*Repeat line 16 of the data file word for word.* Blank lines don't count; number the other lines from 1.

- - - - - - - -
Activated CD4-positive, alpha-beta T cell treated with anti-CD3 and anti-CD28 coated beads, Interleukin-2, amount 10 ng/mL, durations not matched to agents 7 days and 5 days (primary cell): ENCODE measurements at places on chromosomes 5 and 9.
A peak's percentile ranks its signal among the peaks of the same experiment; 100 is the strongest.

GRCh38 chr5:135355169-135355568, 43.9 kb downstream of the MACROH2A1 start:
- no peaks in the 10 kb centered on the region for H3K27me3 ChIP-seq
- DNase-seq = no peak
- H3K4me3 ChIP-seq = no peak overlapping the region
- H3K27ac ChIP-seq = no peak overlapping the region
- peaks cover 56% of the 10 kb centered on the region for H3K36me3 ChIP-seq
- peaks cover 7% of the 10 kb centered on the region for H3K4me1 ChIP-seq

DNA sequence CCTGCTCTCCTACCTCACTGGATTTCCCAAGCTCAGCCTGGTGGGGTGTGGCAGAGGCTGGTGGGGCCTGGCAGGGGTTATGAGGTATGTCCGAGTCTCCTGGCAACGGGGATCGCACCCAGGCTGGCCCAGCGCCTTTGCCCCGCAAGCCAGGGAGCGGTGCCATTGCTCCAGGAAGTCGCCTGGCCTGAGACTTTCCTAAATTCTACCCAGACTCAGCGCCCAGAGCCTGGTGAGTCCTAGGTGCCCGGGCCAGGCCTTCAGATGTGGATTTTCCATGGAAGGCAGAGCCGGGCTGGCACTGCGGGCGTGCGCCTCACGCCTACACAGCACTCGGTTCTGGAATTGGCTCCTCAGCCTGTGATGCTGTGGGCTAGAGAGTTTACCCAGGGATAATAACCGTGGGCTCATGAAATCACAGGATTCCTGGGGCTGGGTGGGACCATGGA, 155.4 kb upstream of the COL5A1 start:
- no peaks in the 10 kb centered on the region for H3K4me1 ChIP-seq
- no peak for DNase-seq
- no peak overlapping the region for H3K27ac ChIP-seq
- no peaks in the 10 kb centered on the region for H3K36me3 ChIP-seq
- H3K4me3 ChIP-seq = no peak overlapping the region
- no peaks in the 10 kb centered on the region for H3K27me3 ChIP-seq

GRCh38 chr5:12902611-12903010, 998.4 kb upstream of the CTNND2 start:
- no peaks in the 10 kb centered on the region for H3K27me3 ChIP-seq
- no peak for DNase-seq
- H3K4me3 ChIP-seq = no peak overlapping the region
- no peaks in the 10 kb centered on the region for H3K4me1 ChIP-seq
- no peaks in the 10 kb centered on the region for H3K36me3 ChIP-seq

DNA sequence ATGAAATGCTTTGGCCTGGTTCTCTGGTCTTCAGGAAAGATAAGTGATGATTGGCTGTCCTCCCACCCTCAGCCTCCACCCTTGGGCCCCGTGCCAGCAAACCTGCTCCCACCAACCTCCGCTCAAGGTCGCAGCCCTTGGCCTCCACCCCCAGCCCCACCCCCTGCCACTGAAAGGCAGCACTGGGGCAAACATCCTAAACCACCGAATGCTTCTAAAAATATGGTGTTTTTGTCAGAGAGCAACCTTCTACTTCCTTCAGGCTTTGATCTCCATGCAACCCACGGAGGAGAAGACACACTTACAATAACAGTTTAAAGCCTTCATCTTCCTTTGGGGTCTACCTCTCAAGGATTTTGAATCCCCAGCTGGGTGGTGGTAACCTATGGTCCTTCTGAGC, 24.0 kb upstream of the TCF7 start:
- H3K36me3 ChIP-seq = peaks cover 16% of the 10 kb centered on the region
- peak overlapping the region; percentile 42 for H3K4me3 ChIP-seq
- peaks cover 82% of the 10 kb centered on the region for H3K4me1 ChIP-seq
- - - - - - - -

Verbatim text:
- no peaks in the 10 kb centered on the region for H3K27me3 ChIP-seq